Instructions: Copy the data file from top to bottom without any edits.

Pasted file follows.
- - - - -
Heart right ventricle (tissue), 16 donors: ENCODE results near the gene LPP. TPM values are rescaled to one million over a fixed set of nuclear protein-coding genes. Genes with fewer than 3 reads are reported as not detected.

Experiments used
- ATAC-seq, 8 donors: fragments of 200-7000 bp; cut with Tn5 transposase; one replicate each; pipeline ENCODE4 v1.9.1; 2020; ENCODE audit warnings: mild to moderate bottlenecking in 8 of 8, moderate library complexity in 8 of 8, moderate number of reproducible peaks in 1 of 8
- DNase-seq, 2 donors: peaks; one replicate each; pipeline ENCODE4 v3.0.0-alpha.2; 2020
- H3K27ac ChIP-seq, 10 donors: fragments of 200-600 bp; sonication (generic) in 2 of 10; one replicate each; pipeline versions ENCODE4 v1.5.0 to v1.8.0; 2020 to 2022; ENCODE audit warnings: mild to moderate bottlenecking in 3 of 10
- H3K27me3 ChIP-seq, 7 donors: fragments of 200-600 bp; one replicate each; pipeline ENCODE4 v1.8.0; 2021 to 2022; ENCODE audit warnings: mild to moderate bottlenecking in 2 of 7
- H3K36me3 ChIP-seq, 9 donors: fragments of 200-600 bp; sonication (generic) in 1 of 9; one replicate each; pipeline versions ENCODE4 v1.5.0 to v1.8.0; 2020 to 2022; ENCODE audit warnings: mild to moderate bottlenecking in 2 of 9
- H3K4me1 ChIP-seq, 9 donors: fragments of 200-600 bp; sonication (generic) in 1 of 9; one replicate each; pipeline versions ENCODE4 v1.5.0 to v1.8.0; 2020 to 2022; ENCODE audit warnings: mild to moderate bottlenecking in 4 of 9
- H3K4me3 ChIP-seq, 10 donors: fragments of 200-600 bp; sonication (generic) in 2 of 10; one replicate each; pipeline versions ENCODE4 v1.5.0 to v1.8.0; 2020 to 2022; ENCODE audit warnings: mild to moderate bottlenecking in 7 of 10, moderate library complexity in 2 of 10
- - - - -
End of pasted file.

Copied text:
Heart right ventricle (tissue), 16 donors: ENCODE results near the gene LPP. TPM values are rescaled to one million over a fixed set of nuclear protein-coding genes. Genes with fewer than 3 reads are reported as not detected.

Experiments used
- ATAC-seq, 8 donors: fragments of 200-7000 bp; cut with Tn5 transposase; one replicate each; pipeline ENCODE4 v1.9.1; 2020; ENCODE audit warnings: mild to moderate bottlenecking in 8 of 8, moderate library complexity in 8 of 8, moderate number of reproducible peaks in 1 of 8
- DNase-seq, 2 donors: peaks; one replicate each; pipeline ENCODE4 v3.0.0-alpha.2; 2020
- H3K27ac ChIP-seq, 10 donors: fragments of 200-600 bp; sonication (generic) in 2 of 10; one replicate each; pipeline versions ENCODE4 v1.5.0 to v1.8.0; 2020 to 2022; ENCODE audit warnings: mild to moderate bottlenecking in 3 of 10
- H3K27me3 ChIP-seq, 7 donors: fragments of 200-600 bp; one replicate each; pipeline ENCODE4 v1.8.0; 2021 to 2022; ENCODE audit warnings: mild to moderate bottlenecking in 2 of 7
- H3K36me3 ChIP-seq, 9 donors: fragments of 200-600 bp; sonication (generic) in 1 of 9; one replicate each; pipeline versions ENCODE4 v1.5.0 to v1.8.0; 2020 to 2022; ENCODE audit warnings: mild to moderate bottlenecking in 2 of 9
- H3K4me1 ChIP-seq, 9 donors: fragments of 200-600 bp; sonication (generic) in 1 of 9; one replicate each; pipeline versions ENCODE4 v1.5.0 to v1.8.0; 2020 to 2022; ENCODE audit warnings: mild to moderate bottlenecking in 4 of 9
- H3K4me3 ChIP-seq, 10 donors: fragments of 200-600 bp; sonication (generic) in 2 of 10; one replicate each; pipeline versions ENCODE4 v1.5.0 to v1.8.0; 2020 to 2022; ENCODE audit warnings: mild to moderate bottlenecking in 7 of 10, moderate library complexity in 2 of 10